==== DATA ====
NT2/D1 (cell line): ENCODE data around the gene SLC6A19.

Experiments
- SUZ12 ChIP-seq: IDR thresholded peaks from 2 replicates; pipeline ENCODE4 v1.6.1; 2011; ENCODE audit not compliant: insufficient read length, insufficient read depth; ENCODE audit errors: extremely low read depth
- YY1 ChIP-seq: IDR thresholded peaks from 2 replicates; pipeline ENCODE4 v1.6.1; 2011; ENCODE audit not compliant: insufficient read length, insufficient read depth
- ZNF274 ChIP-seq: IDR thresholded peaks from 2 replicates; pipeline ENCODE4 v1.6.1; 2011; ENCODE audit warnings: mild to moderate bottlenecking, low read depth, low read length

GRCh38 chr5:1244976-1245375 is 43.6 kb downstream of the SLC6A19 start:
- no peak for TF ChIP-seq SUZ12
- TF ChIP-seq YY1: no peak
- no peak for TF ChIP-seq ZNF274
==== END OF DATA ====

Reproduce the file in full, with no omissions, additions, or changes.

NT2/D1 (cell line): ENCODE data around the gene SLC6A19.

Experiments
- SUZ12 ChIP-seq: IDR thresholded peaks from 2 replicates; pipeline ENCODE4 v1.6.1; 2011; ENCODE audit not compliant: insufficient read length, insufficient read depth; ENCODE audit errors: extremely low read depth
- YY1 ChIP-seq: IDR thresholded peaks from 2 replicates; pipeline ENCODE4 v1.6.1; 2011; ENCODE audit not compliant: insufficient read length, insufficient read depth
- ZNF274 ChIP-seq: IDR thresholded peaks from 2 replicates; pipeline ENCODE4 v1.6.1; 2011; ENCODE audit warnings: mild to moderate bottlenecking, low read depth, low read length

GRCh38 chr5:1244976-1245375 is 43.6 kb downstream of the SLC6A19 start:
- no peak for TF ChIP-seq SUZ12
- TF ChIP-seq YY1: no peak
- no peak for TF ChIP-seq ZNF274